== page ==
It’s nature’s love affair. Cheese flatters wine in a natural and effortless way. Wine and cheese share many similarities: both involve fermentation, both can be aged, and both have the unique ability to transmit a sense of place (yes – this is the terroir word!). The pairing alchemy hinges on wine’s acidity slashing through unctuous, rich, molten cheese, and the combination of savoury salty, and fruit flavours.
And who doesn’t hanker for a grilled cheese sandwich? I’m talking about quality bread, fresh butter, authentic cheese, and the right technique to achieve golden, crispy caramelized bread and melting, oozy cheese. Keep it classic or trick it up – this is gourmet comfort food that is killer with a glass of good wine for a weekday dinner.
Some essential tips:
The classic grilled cheese (like you-know-who used to make) is good cheddar and decent quality white bread – thickly smeared with butter on both sides before frying. Wine: try a creamy/tangy Pinot Gris like Daydreamer from the Naramata Bench – it has a kick of Viognier to add aromatic heft.
Ham and grilled cheese (yes, this is a take on the Monte Cristo, sans the egg batter) with cave-aged Gruyère and Black Forest ham is smoky and nutty goodness, made even better with a glass of potent Gewurztraminer with the whisper of sweetness. Bartier Bros.’ version mingles intense lychee flavours and juicy acidity to perfectly foil this favourite sandwich. You can easily slide this grilled cheese into red territory and wash it down with Gamay, like the hefty-but-juicy, wild-fermented Haywire Gamay Noir.
Get funky with blue cheese anointed with a drizzle of honey on pumpernickel rye, and you’ll be in right in Riesling’s wheelhouse. This pairing fuses the dusky, nutty complexity of blue veined cheese with Riesling’s peaches and zesty citrus. This versatile grape comes in various styles like Little Farm’s bone-dry, high-voltage edition from the Similkameen Valley or try the crowd-pleasing moves of the softer Selbach Fish Label from Germany.
Just trust this advice: spread Boursin cheese thickly onto soft, eggy bread like brioche or challah, and grill until bronzed. Tender, creamy and garlicky, it’ll be gorgeous with a frisky sparkler like this dry, toasty wine from the Languedoc, made from the obscure Mauzac grape.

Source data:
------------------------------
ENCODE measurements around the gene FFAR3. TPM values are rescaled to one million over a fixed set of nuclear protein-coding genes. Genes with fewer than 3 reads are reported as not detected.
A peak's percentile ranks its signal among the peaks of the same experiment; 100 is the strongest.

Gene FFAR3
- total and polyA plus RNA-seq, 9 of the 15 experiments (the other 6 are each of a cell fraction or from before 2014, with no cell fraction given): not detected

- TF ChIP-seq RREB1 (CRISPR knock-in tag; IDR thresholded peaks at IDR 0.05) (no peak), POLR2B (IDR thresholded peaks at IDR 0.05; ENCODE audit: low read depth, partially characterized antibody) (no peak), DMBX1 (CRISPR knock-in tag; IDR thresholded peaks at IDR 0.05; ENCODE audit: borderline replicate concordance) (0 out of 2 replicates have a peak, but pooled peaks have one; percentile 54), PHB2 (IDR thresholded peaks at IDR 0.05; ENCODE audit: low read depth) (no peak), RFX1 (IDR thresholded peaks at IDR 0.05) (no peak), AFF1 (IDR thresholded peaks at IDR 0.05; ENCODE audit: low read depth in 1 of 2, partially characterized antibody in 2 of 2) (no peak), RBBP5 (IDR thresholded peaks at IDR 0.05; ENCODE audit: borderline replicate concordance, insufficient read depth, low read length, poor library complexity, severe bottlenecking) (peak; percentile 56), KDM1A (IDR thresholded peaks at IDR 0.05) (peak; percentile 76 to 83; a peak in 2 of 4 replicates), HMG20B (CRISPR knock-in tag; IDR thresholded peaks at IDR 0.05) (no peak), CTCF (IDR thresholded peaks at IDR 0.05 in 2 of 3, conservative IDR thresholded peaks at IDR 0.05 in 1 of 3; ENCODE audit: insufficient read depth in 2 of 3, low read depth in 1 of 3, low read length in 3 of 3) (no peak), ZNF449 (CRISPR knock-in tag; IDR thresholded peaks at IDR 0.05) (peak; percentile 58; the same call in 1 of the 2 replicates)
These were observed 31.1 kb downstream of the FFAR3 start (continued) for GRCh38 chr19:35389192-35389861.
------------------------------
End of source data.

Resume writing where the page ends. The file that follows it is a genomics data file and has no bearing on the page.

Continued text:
A meatball grilled cheese will satisfy any carnivore (and cheese lover) and give us red wine options. Choose any meatball at hand and cut in half; spread ciabatta or focaccia bread with some tomato sauce or tomato slices, arrange the halved meatballs, then top with Italian fontina or mozzarella cheese. Rub the outside of the bread with olive oil for true authenticity before frying. Chianti is the most classic wine choice, like this globally popular Pepoli, or go upmarket with the Antinori’s Chianti Classico Riserva 2013 (available at New District Dunbar Wine Shop).
Double smoked bacon anyone? Layer with aged cheddar and caramelized onions and you’re in messy heaven. Choose dense, sturdy bread and pile high. Syrah can have smoky, bacon-fat notes, plus the requisite acidity to balance this intense sandwich, like Orofino’s handsome and meaty Scout Vineyard Syrah. Pinot Noir can handle this robust indulgence too, but it needs some muscle like this wickedly good new-to-market from Mirabel Vineyards. Yes, it’s a splurge, but an epic grilled cheese is worth it!
Ok – this may be the most hedonistic grilled cheese ever. Hunt for St. André or Explorateur cheese (this addictive cheese was created by the French in the 1950s to honour the first US satellite – Explorer) or any other triple-cream cheese of your choice. Cut thick slabs, artfully place on sourdough bread, spread the outside of the bread with grass-fed butter and grill until gilded and the cheese is oozing. White Burgundy is obligatory! Try this stylish Pouilly Fuissé from superstar producer Rijckaert – it has a touch of opulent oak, lemon curd fruit and kinetic acidity, or uncork a local thoroughbred Chardonnay like Coolshanagh from the Naramata Bench.